Sunday, 28 June 2009


I have stupidly left my camera lead back at Kireka, so no new pictures, so I thought I would just post a picture of Uganda, to refer to, and the famous crowned crane, which is protected here and which I snapped at the zoo at Entebbe.

On the map, Kinkizi is far to the West, past Rukungiri and towards Kisoro. You can see Kitgum to the North, where I visited last week.

Will post again in the next couple of days...


  1. Would love to know more about the local diet. Do you eat alongside of the indigenous people or do you find other food?

    What of the water? Drinkable by your standards? How clean are the kids you see and what of their general appearance?

  2. The most favourite local dish is matooke - it's actually unripened bananas, but tastes more like a kind of mashed potato. It's eaten steamed and mixed with a variety of things, like beans, beef, fish (Tilapia) vegetables or even perhaps chicken, on special occasions. Matooke is kind of ok, but not too often!

    Ugandan food is actually pretty good in comparison to that in other African countries - my sampling of Kenyan cuisine and Nigerian was that Ugandan is nicer - the meat is of a higher quality (but still not high enough), the flavours of greens more palatable and the sauces are reasonable.

    Breakfast is usually Katogo, which is matooke with groundnut sauce and mixed with meat. My hosts in Lyantonde added intestines to theirs, which, as you can imagine I didn't try. There seems to be no problem with eating offal in Uganda, but it looks disgusting, although obviously very nutritious.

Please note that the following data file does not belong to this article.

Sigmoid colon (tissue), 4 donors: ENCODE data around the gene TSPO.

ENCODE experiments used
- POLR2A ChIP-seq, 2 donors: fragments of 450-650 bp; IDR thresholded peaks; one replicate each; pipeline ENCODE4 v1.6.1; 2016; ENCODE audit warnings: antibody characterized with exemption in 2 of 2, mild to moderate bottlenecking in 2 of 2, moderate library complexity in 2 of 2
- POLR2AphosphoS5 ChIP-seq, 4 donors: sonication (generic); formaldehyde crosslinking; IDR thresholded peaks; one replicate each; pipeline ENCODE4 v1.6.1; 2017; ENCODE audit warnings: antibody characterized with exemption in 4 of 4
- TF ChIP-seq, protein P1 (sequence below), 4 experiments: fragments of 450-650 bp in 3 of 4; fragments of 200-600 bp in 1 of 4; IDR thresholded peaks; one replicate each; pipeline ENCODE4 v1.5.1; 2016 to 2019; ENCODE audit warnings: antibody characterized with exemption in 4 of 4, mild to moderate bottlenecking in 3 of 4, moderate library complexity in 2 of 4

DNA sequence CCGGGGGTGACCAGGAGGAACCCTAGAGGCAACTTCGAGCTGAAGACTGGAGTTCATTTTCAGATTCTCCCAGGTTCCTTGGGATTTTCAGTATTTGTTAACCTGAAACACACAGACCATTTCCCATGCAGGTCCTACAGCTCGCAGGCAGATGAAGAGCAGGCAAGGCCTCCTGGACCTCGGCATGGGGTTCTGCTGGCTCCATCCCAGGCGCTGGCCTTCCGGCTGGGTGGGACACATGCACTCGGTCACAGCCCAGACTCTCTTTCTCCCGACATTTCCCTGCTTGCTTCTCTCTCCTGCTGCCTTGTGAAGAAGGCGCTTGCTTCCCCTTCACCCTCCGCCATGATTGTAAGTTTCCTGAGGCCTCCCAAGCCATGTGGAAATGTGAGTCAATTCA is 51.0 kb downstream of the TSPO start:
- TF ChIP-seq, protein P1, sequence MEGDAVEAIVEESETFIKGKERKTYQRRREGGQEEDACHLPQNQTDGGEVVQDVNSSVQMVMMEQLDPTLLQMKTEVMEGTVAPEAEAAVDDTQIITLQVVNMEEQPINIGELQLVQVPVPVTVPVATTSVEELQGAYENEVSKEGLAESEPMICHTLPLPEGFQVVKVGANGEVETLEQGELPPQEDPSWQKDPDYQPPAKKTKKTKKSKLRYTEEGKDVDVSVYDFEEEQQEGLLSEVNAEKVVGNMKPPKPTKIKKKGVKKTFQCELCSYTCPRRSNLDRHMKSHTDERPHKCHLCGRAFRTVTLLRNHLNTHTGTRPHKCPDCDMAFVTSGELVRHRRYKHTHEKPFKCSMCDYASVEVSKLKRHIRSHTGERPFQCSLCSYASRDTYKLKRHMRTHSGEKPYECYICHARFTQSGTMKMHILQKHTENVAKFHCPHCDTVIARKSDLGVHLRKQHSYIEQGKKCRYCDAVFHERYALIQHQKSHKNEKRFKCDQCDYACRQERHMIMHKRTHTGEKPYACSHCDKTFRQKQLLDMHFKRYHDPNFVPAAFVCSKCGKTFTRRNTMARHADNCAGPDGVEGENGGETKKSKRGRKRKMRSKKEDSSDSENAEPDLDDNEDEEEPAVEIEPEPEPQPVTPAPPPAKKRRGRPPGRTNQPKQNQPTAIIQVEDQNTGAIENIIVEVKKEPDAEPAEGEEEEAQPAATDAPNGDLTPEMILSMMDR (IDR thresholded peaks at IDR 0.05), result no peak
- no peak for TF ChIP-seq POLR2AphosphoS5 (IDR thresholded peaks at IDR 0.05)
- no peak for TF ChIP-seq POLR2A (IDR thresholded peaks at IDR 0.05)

I tend to have eggs, in Spanish Omelette format and chips are often available. A spanish omelette usually comes in between 2500 and 3500 shillings (less than £1), which is very reasonable. Chips are the same price, though.

    Cheese is VERY expensive and not ever so good - I'm not sure why. You can pay 15000 shillings (£4-£5) for a small piece. Ham and bacon are very rare to find, although pork is available.

    The water is in no way drinkable without boiling and it really isn't worth the risk, when you can buy certified bottled water for around 15p (25c) for 500ml or 30p for 1.5 litres. The kids on the street are not usually very clean - in most places water is hard to find and sold for an amount per jerry can, usually 50-100 shillings. It's also incredibly dusty everywhere and you can find yourself caked in dust at the end of a day of travel. Having said that many of the Ugandans take cleanliness very seriously, as they are aware of the dangers of poor hygiene.

    All in all, I can't really handle the local cuisine, except in small measure and I'm no different from most non-African visitors. African food is not really something to savour, although I guess there must be some delicacies!